The myth that “good girls don’t get raped” is one of the cruelest lies to be found in the intersecting worlds of male dominance and rape culture. It serves to shift the focus of sexual assault conversations from perpetrators to victims. Culturally, we can understand why this happens, even when women, who are more likely to be victimized by sexual assault, participate.

If there were a checklist to follow that means we couldn’t be sexually assaulted, then we wouldn’t have to live in fear of the reality that sexual assault will almost inevitably touch our lives or the lives of people we know. We wouldn’t have to filter online dates with a wary eye, or drink apple juice at the party, or clutch our keys when we walk home at night. We could just not be sluts. Unfortunately it doesn’t work that way, and the practice of victim blaming neither protects anyone nor creates a climate where women can participate freely in public life the same way men can, including taking a keg stand at a college party where football players are present.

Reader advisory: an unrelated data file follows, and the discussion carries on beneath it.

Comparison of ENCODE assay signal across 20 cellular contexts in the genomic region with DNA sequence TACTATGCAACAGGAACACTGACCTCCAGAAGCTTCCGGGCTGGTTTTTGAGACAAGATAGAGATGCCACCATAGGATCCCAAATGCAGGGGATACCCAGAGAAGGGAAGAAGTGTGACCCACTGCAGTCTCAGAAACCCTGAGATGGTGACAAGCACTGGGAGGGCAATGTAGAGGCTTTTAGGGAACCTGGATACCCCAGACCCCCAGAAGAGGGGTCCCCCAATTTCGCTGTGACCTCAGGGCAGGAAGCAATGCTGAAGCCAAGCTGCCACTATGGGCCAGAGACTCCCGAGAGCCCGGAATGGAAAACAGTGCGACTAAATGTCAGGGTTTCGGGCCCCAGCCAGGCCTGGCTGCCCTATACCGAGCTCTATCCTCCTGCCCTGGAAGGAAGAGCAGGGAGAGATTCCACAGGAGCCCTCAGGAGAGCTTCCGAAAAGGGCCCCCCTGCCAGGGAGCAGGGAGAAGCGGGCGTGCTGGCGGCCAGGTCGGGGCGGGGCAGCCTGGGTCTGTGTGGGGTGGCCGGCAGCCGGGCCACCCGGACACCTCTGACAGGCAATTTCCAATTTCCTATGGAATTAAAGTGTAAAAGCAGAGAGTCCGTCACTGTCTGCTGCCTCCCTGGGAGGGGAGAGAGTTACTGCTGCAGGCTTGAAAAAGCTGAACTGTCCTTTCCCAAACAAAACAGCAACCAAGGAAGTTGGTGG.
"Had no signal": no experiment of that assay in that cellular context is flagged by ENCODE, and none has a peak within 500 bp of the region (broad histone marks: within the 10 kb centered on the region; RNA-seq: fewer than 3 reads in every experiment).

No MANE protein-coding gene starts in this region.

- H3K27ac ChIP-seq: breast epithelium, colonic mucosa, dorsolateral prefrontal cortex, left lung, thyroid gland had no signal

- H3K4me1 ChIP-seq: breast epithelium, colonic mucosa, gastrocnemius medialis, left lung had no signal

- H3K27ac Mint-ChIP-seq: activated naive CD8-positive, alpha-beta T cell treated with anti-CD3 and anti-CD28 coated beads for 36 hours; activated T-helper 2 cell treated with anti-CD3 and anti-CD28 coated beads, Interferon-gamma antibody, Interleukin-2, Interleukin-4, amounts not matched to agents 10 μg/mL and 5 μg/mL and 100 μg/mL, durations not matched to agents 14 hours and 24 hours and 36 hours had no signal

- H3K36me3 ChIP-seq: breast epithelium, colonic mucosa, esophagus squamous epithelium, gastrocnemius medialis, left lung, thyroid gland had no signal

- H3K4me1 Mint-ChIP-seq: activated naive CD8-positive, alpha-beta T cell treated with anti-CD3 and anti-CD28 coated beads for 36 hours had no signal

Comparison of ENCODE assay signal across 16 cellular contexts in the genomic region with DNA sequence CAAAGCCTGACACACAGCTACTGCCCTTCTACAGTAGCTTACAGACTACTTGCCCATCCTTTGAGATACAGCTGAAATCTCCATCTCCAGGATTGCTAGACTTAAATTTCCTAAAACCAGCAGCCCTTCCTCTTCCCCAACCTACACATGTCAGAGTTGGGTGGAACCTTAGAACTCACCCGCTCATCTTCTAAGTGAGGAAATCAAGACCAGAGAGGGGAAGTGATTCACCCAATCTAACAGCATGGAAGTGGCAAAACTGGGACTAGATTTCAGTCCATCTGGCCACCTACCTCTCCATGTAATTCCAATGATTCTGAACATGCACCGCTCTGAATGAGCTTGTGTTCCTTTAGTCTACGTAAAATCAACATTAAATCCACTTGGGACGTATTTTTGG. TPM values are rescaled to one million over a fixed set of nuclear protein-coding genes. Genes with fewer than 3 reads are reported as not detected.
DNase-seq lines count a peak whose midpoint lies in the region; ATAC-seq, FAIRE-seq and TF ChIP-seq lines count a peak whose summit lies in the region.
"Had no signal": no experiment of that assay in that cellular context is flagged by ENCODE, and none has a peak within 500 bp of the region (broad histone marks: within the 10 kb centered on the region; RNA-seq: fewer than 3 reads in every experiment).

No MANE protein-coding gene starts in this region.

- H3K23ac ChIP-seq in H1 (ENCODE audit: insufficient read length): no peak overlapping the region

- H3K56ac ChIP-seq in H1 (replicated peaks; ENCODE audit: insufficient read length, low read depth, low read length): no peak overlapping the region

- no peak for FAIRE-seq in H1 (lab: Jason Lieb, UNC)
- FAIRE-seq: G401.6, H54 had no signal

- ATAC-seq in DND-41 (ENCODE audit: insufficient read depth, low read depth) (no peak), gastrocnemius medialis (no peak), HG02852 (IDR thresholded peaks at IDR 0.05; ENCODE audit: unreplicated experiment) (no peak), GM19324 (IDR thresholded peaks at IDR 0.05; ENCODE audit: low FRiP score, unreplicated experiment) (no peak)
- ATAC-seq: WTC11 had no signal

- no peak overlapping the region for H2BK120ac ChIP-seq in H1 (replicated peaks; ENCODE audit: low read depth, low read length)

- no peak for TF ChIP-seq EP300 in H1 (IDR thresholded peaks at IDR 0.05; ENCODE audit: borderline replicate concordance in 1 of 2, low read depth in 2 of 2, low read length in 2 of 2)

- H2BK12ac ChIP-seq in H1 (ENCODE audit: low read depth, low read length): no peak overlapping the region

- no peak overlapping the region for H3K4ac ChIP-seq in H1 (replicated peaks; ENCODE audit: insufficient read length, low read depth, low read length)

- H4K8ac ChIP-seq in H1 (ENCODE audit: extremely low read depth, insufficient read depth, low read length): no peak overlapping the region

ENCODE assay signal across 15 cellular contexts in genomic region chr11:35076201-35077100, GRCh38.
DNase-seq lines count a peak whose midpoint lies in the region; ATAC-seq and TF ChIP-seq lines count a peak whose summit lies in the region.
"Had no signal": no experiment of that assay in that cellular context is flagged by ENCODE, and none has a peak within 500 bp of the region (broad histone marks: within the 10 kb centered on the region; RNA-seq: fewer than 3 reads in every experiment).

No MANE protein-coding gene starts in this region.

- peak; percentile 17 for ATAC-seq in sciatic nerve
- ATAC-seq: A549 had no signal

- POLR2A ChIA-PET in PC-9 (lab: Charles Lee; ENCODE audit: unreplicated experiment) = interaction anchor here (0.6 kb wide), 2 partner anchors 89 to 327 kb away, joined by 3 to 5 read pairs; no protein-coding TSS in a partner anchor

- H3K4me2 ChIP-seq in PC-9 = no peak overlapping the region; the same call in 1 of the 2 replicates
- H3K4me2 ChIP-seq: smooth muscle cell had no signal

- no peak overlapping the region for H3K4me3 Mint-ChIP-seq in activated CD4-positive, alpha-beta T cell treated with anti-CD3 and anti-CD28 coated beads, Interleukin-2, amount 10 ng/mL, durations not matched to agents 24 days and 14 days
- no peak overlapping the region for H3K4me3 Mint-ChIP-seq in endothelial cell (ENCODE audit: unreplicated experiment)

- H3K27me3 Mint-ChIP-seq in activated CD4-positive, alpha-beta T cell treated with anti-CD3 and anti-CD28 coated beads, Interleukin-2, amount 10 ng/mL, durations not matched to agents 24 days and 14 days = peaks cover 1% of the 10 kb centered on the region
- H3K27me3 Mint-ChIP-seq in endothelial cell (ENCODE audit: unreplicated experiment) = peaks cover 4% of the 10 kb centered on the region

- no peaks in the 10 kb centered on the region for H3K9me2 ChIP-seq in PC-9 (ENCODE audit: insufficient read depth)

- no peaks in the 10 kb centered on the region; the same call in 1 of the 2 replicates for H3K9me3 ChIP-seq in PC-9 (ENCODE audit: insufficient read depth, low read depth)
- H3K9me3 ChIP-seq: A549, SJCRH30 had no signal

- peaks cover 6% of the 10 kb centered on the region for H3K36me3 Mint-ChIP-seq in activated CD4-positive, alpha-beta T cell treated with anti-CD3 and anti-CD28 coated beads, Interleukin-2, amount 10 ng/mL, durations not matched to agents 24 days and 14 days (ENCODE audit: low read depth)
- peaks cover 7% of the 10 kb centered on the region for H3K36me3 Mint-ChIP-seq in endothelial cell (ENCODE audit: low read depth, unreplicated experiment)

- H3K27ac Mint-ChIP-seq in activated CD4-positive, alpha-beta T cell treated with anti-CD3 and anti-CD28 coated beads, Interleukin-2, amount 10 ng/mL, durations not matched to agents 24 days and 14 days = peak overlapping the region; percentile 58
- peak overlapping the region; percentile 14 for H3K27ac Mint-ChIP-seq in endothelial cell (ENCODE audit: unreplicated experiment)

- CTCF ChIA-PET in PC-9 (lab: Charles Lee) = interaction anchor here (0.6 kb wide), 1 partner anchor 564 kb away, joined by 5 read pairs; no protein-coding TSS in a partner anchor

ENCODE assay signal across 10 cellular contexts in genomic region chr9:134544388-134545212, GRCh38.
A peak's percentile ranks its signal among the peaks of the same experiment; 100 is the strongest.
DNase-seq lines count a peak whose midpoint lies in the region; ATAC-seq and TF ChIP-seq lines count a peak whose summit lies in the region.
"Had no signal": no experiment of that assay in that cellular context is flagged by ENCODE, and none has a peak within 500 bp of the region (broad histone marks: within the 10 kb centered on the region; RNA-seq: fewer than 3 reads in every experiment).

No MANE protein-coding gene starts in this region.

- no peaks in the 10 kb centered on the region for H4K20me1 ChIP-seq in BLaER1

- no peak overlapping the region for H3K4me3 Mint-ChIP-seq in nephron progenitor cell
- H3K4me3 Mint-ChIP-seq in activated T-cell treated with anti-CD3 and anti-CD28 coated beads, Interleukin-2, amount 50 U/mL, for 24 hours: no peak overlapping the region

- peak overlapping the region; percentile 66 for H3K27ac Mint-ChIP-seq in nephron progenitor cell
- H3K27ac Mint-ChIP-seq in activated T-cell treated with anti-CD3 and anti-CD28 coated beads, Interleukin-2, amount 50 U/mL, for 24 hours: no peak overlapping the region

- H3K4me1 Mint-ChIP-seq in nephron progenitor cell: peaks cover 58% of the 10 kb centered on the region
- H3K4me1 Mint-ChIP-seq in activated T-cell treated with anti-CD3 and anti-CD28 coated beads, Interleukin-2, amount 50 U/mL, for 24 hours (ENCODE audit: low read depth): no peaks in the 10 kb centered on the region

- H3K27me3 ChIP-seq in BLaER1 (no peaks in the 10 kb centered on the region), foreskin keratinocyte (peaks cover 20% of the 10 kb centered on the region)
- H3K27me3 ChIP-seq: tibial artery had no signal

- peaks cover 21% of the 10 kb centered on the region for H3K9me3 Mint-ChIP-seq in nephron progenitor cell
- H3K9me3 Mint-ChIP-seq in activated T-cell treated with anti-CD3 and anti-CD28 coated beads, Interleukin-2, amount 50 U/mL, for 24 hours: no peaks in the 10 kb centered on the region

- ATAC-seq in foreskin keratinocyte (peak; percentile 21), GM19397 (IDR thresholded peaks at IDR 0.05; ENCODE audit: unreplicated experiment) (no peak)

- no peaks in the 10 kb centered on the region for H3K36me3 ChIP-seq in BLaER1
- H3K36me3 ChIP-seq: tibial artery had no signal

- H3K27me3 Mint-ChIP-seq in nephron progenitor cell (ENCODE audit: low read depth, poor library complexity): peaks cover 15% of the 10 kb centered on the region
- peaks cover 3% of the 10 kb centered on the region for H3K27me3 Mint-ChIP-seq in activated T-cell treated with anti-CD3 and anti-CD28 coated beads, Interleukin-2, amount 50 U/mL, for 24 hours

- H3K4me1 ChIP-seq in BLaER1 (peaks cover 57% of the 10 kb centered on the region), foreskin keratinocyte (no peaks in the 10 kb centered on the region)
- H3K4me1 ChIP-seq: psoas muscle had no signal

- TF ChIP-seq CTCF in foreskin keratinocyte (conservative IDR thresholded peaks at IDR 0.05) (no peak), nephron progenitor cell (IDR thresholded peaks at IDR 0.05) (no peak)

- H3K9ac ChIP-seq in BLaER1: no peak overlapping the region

In the context of legal proceedings, a negative focus on victims carries an additional punch. The Naval Academy rape hearing is so gut-wrenching because the woman for whom prosecutors are seeking justice was treated as much (or more) of a defendant as the three alleged rapists.

In our legal system, the burden of proof is on the state to prove that a defendant is guilty. It is a flaw in logic, to say nothing of lazy lawyering on behalf of a defense team, to insist that if a victim is proven guilty a defendant is innocent. Unfortunately, this is often the case when men are put on trial for rape allegations, and it’s happening here within the context of the military chain of command presiding over a sexual assault case.